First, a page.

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Exploring student integration patterns in two-way immersion schools

posted 4 Aug 2011, 01:57 by Manuel F. Lara   [ updated 4 Aug 2011, 02:00 ]

by Martinez, Martha I., Ph.D., UNIVERSITY OF OREGON, 2011, 297 pages; 3450473

Advisor: Stevens, Joseph
Source: DAI-A 72/06, p. , Dec 2011
Source Type: Ph.D.
Subjects: Bilingual education; Educational leadership; Education Policy; Elementary education; Hispanic American studies
Publication Number: 3450473


Two-way immersion (TWI) programs teach English Learners (ELs) and native English speakers in the same classroom using both languages in an immersion approach. Studies suggest that TWI programs result in greater student integration, thus providing a promising alternative for Spanish speaking ELs, who are frequently concentrated in high poverty, majority-minority schools. This study used a mixed methods research design to examine student integration issues in two elementary schools. Enrollment data from 1999-2009 were analyzed using both descriptive and inferential statistics. Grounded theory was used to analyze data from interviews, focus groups, observations, and archival documents.

The demographic analyses revealed trends that are consistent with demographic changes nationally: an increasing Latino population and a decreasing White population. In terms of instructional integration patterns, the following findings were consistent for both schools. Prior to the introduction of TWI, students with Individualized Education Programs (IEPs) were evenly distributed among 4th/5th grade classrooms. After TWI, significantly more students with IEPs were in the English only than in TWI classes. In addition, after TWI, significantly more English speakers who qualified for free/reduced meals were found in the English only classes. However, Spanish speakers, who were almost exclusively located in TWI, had significantly higher free/reduced meals rates than English speakers in either TWI or English only classes.

The central theme to emerge in the grounded theory study was "Negotiating the Value of Spanish," a process that occurred over many years as both schools grappled with a growing Latino population. Using Bourdieu's concept of cultural capital, I suggest that the introduction of TWI commodified Spanish within the mainstream educational program, providing cultural capital gains for Spanish speakers as a result. TWI provided the justification and resources for hiring more bilingual staff, for purchasing Spanish curriculum materials, for providing professional development in Spanish and about Spanish literacy, for increasing outreach to Spanish speaking families, and for prioritizing Spanish speakers' access to the program. Spanish speakers and their families thus gained greater access to the curriculum and the life of the school, and staff began to see Spanish speakers differently.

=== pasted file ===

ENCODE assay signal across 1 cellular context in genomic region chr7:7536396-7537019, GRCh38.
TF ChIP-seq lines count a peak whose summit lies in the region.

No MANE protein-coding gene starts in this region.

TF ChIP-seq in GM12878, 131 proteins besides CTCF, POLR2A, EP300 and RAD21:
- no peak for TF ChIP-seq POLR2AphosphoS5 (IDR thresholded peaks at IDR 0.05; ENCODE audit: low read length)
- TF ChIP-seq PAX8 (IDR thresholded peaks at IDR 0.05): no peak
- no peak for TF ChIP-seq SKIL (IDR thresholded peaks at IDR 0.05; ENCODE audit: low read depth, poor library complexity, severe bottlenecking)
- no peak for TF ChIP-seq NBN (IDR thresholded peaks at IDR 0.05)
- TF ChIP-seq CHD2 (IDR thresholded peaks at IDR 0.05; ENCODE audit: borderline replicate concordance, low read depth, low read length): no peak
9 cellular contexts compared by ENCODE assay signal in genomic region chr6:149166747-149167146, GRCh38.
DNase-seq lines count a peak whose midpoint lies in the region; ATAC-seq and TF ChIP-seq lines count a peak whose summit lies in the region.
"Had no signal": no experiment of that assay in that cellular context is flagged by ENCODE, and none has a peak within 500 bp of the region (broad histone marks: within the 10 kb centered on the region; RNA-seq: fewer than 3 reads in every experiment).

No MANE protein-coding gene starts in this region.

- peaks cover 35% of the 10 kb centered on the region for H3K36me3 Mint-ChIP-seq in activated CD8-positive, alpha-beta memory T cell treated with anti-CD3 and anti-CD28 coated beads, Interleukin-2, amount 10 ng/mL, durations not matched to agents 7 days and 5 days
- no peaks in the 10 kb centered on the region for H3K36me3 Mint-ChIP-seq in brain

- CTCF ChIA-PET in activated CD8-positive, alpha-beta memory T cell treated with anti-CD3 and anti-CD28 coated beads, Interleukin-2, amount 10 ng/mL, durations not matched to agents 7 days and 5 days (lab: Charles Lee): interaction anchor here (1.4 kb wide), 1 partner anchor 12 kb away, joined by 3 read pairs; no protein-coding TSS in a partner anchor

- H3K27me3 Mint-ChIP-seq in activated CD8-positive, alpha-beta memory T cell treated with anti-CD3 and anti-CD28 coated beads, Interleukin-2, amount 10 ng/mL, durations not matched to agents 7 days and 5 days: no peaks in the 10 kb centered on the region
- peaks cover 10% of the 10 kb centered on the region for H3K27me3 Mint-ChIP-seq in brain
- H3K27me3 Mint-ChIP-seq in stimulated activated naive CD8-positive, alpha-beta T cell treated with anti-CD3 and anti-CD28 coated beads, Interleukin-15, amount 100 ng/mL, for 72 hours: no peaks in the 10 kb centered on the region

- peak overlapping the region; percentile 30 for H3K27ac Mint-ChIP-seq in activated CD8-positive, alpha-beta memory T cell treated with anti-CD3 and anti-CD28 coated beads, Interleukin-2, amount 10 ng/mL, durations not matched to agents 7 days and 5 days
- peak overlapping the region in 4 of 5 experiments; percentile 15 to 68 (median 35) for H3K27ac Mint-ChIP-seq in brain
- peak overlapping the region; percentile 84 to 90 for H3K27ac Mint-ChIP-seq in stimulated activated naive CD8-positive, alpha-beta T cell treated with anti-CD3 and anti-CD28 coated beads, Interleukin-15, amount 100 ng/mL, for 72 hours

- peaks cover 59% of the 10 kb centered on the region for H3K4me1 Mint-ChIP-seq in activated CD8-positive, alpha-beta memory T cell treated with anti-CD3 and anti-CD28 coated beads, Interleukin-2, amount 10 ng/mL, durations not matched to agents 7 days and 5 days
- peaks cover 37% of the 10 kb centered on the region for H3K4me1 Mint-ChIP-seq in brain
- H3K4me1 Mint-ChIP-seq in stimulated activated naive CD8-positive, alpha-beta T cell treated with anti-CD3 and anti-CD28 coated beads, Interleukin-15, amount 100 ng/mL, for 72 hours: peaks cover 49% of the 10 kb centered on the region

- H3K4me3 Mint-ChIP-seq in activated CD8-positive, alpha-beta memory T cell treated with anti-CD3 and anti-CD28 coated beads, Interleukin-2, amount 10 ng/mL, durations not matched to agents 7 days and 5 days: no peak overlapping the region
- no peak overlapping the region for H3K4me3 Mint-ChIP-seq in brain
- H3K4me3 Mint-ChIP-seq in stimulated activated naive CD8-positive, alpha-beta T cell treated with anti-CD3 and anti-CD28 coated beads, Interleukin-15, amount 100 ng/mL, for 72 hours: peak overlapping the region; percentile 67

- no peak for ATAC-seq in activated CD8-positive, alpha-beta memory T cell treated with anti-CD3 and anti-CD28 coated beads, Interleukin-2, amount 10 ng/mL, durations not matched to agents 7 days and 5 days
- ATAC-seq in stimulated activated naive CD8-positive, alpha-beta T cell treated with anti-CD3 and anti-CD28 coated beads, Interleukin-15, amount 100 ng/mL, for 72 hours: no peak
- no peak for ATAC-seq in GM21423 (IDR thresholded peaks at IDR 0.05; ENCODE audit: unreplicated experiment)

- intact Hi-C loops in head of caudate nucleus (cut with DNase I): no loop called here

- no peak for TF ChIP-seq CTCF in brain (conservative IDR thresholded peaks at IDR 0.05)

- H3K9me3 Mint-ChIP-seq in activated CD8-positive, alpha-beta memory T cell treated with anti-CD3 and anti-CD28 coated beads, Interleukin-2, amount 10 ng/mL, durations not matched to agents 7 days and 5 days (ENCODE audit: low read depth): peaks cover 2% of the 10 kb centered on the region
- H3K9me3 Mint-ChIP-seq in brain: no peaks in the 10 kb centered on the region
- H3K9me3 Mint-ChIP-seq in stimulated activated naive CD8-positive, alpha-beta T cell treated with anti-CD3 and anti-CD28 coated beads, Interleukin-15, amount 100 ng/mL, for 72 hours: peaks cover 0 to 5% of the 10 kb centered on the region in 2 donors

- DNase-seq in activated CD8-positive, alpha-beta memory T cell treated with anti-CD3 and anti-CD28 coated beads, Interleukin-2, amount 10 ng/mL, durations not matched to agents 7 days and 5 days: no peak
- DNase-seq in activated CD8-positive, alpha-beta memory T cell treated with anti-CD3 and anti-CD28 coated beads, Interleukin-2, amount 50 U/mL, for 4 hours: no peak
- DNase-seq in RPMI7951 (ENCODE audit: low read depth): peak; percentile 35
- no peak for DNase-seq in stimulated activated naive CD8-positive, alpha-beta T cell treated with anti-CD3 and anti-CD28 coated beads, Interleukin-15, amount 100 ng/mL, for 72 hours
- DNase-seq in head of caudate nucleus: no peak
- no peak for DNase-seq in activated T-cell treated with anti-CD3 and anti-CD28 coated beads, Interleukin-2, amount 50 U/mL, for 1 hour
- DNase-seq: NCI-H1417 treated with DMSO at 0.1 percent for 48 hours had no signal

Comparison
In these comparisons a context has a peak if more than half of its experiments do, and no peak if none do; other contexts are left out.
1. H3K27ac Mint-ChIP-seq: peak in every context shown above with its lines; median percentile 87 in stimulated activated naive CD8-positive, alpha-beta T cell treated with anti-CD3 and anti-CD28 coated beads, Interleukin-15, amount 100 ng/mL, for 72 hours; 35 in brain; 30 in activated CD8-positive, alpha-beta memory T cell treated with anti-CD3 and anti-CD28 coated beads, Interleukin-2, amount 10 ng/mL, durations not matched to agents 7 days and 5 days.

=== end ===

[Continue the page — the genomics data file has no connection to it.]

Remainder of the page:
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Attitudes of parents and teachers toward bilingual education

posted 4 Aug 2011, 01:52 by Manuel F. Lara   [ updated 4 Aug 2011, 01:54 ]

by Rios, Gilda, M.Ed., The University of Texas - Pan American, 2011, 96 pages; AAT 1494856

Abstract (Summary)

The importance of bilingual education has caught the attention of public school administrators. The current study used a quantitative approach to investigate the perceptions of bilingual education of teachers and parents from a selected elementary school in South Texas. Bilingual education is used in this study to describe the study of two languages among students. The term "bilingual education" can have multiple meanings to many people so we wanted to understand what people believed of educating students among two languages being that the area in which this study was conducted has traditionally rejected bilingual education. There were a total of 91 subjects who volunteered participation. The analyses of the data used a Two - Way ANOVA with the F Distribution to measure whether there was a significant difference between the means of group and trials and tested the null hypothesis at a .05 alpha level of significance. The difference between trials was significant at the .01 alpha level even when utilizing the conservative degrees of freedom. The difference between groups and the difference between groups and trials were not statistically significant. The findings of this study have implications for school districts who desire to better understand the perceptions of parents and teachers toward bilingual education.

Indexing (document details)

Advisor:Ruiz-Escalante, Jose A.
Committee members:Gomez, Leo,  Esquierdo, Jennifer J.,  Diaz, Zulmaris
School:The University of Texas - Pan American
Department:Department of Curriculum and Instruction
School Location:United States -- Texas
Keyword(s):Bilingual education, Parents' perceptions, Teachers' perceptions
Source:MAI 49/06, Dec 2011
Source type:Dissertation
Subjects:Bilingual education, Early childhood education, Elementary education
Publication Number: AAT 1494856
Document URL: d=79356&RQT=309&VName=PQD
ProQuest document ID:2395762891

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